What is happening in Brazil? Not so long ago, it was the toast of the global economy. More than 40 million Brazilians joined the middle class, the number of indigents plummeted, and the nation achieved the feat of reducing its legendary income inequality. The Latin American giant was awarded both the 2014 World Cup and the 2016 Summer Olympics. It seemed to have finally buried the old cliche: Brazil is the country of the future … and always will be.

Moisés Naím
Naím is a distinguished fellow at the Carnegie Endowment for International Peace, where his research focuses on international economics and global politics. He is currently the chief international columnist for El País, Spain’s largest newspaper, and his weekly column is published worldwide.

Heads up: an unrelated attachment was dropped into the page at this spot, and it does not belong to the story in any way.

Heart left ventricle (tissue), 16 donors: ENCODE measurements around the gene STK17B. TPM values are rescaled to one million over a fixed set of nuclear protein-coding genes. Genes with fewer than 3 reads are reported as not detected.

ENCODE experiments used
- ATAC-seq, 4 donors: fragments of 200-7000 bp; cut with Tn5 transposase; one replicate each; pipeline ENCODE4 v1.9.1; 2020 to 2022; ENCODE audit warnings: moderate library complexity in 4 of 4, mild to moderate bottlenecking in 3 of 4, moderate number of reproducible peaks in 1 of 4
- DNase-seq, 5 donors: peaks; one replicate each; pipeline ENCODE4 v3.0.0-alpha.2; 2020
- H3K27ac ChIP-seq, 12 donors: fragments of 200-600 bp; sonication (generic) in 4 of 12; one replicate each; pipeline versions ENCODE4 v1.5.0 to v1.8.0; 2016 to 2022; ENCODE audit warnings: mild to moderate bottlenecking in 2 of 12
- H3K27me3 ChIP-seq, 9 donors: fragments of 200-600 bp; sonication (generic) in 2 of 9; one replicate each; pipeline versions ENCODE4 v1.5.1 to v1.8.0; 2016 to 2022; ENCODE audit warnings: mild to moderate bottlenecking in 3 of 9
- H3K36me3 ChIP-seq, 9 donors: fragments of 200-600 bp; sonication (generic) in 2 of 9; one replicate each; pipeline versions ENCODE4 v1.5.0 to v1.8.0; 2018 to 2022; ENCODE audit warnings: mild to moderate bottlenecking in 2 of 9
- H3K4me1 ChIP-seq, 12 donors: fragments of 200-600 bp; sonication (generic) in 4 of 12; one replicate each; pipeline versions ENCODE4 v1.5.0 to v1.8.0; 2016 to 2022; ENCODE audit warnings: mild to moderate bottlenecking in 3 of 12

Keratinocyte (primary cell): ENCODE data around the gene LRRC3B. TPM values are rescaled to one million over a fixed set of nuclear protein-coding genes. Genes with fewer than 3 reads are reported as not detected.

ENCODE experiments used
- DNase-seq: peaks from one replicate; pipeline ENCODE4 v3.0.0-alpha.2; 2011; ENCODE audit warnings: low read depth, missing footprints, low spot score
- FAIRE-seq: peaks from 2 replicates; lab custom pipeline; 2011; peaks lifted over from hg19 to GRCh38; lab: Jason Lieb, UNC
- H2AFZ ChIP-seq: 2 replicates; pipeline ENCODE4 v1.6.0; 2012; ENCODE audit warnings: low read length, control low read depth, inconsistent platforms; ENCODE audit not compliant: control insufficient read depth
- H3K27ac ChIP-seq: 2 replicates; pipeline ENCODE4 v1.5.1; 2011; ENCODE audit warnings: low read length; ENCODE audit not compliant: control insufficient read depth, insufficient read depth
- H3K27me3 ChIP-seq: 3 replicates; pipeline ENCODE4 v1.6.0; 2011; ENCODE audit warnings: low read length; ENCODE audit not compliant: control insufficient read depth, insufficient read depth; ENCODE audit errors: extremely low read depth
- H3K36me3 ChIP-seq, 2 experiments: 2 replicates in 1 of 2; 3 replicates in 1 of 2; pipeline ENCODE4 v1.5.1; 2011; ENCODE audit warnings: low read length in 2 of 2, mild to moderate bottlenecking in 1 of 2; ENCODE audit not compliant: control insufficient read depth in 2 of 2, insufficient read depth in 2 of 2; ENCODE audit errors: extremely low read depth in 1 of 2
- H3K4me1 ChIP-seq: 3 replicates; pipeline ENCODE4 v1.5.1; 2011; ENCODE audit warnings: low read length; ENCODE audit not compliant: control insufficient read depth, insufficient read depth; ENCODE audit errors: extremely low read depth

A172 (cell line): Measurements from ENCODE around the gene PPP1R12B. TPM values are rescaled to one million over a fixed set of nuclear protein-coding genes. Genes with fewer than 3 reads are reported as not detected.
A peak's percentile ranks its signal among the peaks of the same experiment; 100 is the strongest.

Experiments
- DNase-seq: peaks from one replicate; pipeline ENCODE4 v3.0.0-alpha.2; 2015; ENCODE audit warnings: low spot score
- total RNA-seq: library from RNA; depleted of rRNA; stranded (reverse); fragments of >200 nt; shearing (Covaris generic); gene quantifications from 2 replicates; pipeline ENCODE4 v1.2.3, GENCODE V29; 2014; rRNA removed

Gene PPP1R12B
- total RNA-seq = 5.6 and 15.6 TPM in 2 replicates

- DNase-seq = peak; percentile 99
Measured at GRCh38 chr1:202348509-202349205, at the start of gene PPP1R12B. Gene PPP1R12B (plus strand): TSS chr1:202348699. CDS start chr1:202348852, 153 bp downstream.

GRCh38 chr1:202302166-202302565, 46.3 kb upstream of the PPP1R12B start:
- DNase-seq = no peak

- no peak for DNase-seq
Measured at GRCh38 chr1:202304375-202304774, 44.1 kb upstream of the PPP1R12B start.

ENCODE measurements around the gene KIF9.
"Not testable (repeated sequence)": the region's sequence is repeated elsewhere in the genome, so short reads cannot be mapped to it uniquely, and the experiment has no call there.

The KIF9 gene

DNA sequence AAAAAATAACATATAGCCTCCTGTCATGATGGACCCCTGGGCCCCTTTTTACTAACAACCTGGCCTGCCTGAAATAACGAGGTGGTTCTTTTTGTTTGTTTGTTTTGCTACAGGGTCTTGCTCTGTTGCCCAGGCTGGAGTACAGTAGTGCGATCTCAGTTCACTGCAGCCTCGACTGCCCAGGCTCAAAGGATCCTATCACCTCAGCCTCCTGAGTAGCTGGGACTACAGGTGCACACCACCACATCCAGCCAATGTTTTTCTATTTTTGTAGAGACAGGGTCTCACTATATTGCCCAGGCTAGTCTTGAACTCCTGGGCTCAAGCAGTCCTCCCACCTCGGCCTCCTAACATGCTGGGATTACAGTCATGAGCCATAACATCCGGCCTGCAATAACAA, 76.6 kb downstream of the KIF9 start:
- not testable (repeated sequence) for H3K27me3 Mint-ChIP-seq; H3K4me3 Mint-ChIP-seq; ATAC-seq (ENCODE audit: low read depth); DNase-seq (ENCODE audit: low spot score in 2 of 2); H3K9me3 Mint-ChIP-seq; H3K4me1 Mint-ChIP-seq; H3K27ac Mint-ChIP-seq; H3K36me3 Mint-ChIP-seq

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Now Brazil has hit turbulence. Since the middle of June, its biggest cities have been convulsed by rolling street protests. The initial spark was a 9¢ rise in bus fares, but the protests have since become wider, more clamorous expressions of anti-establishment anger. The day after the government backed down on the bus fare hike, 1 million demonstrators turned out in more than 100 cities to voice frustration with corruption, the inefficiency of the health-care and public transport systems, and runaway costs of hosting the World Cup. Some protests have turned violent, with mobs vandalizing banks and attempting to break into the Ministry of Foreign Relations. Police responded with pepper spray and rubber bullets. The uprising is Brazil’s biggest since 1992, when a student revolt against then-President Fernando Collor de Mello led to his resignation.